President Barack Obama is quickly filling the ranks of the White House Counsel’s Office, today announcing the appointments of 22 new White House lawyers.
Daniel Meltzer will be principal deputy White House counsel to the president, and deputy assistant to the president. He is presently the Story Professor of Law at Harvard Law School. Before joining the Harvard Law faculty in 1982, Meltzer practiced for three years at Williams & Connolly, where Obama’s White House counsel, Gregory Craig, practiced.
Mary DeRosa was named deputy counsel to the president for national security affairs and legal adviser to the National Security Council. She was most recently chief counsel for national security to the Senate Judiciary Committee. DeRosa is a veteran of the Clinton Administration, having served on the National Security Council during the Clinton years as special assistant to the president and legal adviser and deputy legal adviser.
Neal Wolin will be deputy counsel to the president for economic policy and deputy assistant to the president. He was most recently the president and chief operating officer for property and casualty operations of Hartford Financial Services Group. Wolin served in several roles in the Clinton administration: He was general counsel of the Treasury Department, executive assistant to Clinton’s national security adviser, and deputy legal adviser of the National Security Council. Before entering the government, Wolin practiced at Wilmer, Cutler & Pickering, before the firm became Wilmer Cutler Pickering Hale and Dorr.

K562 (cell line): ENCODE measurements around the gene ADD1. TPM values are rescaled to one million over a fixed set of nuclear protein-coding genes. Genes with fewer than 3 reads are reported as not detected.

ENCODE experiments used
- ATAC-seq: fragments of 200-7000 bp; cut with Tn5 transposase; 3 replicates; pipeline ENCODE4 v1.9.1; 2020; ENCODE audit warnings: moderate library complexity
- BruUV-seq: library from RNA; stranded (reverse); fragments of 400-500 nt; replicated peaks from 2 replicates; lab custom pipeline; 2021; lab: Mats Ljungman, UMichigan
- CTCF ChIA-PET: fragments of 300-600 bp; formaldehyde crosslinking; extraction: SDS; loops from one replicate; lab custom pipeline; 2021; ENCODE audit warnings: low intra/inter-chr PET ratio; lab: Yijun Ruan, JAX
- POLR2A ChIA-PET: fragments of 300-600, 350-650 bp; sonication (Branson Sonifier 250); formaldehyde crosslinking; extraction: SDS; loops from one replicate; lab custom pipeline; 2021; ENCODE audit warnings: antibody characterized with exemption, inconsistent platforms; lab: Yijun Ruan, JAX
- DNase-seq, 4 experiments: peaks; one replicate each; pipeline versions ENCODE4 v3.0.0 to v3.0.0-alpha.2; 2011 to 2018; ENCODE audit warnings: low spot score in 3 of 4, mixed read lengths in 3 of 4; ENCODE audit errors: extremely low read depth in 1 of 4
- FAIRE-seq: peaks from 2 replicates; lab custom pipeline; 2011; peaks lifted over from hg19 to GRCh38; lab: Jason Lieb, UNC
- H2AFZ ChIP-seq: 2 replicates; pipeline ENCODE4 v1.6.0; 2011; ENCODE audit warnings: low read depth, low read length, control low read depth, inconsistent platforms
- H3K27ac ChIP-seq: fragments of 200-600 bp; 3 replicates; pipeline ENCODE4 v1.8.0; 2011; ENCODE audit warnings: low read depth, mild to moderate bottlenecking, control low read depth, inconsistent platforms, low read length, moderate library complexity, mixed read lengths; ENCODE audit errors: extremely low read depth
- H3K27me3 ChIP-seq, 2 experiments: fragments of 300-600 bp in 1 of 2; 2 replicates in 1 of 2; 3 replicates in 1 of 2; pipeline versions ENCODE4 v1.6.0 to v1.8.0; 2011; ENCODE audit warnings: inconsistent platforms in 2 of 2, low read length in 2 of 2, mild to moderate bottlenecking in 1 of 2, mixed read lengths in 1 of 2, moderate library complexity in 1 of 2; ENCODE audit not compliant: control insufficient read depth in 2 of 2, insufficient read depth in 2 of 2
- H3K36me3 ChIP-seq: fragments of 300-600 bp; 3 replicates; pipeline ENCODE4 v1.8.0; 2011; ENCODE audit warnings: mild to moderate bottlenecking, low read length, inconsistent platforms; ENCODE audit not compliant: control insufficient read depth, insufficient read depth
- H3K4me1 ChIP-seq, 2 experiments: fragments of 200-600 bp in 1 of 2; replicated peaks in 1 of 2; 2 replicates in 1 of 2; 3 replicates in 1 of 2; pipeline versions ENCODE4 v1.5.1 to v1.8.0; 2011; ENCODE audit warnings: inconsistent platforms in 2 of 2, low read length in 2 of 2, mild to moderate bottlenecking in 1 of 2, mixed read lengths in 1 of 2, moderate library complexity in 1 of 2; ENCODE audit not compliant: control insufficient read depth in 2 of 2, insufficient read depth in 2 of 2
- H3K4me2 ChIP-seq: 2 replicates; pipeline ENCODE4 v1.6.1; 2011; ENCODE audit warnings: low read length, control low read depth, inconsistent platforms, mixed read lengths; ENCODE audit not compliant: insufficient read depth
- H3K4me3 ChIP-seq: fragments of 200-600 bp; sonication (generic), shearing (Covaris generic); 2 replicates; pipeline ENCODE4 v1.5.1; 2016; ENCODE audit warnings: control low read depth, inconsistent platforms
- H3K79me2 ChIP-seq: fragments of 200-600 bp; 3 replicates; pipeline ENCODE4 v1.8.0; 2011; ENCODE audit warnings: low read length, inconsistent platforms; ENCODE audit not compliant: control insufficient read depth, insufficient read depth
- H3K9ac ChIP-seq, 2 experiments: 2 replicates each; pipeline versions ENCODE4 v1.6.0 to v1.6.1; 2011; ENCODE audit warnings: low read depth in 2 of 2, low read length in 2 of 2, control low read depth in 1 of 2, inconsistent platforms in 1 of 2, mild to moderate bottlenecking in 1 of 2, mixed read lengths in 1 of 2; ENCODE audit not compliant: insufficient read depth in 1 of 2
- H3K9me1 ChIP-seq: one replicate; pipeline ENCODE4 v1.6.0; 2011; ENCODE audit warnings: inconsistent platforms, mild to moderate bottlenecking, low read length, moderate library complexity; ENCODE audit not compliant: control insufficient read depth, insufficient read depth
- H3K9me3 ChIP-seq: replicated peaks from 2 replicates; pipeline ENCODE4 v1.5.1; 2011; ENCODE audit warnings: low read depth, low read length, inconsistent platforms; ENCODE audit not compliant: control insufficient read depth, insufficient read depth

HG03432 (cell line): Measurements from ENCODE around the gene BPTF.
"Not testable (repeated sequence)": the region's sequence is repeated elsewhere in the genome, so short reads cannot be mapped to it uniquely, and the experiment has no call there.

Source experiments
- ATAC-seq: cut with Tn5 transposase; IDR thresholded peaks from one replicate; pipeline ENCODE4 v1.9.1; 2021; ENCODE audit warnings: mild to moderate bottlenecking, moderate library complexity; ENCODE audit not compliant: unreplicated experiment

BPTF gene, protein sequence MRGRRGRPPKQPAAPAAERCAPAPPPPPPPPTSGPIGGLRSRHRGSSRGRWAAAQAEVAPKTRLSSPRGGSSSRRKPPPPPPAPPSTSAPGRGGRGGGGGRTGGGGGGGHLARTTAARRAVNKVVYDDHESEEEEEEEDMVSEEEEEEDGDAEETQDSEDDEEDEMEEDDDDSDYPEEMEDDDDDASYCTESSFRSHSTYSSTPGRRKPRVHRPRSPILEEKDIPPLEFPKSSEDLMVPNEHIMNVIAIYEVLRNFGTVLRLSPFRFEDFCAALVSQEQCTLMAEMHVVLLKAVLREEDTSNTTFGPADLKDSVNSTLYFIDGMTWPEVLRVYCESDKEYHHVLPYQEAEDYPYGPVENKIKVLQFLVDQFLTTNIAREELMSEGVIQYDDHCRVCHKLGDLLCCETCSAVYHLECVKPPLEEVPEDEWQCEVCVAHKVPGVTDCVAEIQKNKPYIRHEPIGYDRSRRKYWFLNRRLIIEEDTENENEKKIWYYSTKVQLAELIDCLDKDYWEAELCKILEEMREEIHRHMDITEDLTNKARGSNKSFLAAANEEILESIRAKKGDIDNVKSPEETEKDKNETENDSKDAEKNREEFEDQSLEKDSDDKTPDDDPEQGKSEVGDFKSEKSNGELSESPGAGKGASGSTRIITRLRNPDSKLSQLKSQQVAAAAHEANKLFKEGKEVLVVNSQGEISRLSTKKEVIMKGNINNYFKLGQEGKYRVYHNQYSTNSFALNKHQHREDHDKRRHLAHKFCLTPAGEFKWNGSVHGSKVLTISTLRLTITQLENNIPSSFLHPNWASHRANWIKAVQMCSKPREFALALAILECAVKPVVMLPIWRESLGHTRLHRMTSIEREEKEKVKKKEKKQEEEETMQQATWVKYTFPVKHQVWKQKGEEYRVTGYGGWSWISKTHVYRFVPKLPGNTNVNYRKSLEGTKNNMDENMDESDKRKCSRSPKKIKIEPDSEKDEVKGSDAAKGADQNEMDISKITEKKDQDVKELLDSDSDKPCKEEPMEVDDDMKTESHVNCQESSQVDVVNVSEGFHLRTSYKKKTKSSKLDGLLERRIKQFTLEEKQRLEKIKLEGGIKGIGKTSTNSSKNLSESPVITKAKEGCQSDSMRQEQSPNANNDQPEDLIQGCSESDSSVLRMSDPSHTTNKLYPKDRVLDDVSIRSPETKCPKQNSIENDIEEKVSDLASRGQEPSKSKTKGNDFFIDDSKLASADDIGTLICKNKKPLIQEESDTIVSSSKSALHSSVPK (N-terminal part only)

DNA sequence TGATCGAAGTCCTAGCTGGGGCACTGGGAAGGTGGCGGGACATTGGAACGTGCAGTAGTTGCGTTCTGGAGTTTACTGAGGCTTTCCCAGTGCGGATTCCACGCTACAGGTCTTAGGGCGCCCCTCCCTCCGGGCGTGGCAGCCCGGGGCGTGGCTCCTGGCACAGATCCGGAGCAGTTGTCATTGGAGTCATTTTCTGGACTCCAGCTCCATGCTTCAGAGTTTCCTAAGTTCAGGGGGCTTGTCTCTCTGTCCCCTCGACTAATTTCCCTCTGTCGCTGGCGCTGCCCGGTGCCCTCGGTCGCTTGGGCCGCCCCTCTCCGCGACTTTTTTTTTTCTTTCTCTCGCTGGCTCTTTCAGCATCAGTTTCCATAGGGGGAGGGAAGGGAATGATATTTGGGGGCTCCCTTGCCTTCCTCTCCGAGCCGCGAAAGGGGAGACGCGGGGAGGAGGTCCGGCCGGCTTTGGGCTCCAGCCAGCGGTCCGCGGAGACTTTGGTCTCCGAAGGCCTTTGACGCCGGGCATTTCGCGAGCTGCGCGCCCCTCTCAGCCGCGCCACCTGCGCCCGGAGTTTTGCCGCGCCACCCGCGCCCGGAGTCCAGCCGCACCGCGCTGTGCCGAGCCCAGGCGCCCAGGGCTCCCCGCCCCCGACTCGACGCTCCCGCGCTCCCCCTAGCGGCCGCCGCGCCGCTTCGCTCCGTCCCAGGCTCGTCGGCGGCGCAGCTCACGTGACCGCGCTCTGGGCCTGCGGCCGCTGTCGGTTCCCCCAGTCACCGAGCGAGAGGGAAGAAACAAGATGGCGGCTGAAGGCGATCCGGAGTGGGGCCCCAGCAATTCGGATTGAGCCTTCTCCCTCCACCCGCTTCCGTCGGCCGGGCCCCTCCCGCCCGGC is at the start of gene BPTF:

Norman Eisen, formerly a partner in Zuckerman Spaeder’s Washington office, was appointed special counsel to the president for ethics and government reform. Eisen was deputy general counsel to the transition, and an active volunteer for Obama’s campaign, serving on the national finance committee and as a member of an education policy group. Last March, he told Legal Times that he “deeply” believed in Obama’s mission, “particularly in the government reform aspect.” Eisen co-founded Citizens for Responsibility and Ethics in Washington.
Obama chose 14 associate counsel. They are after the jump.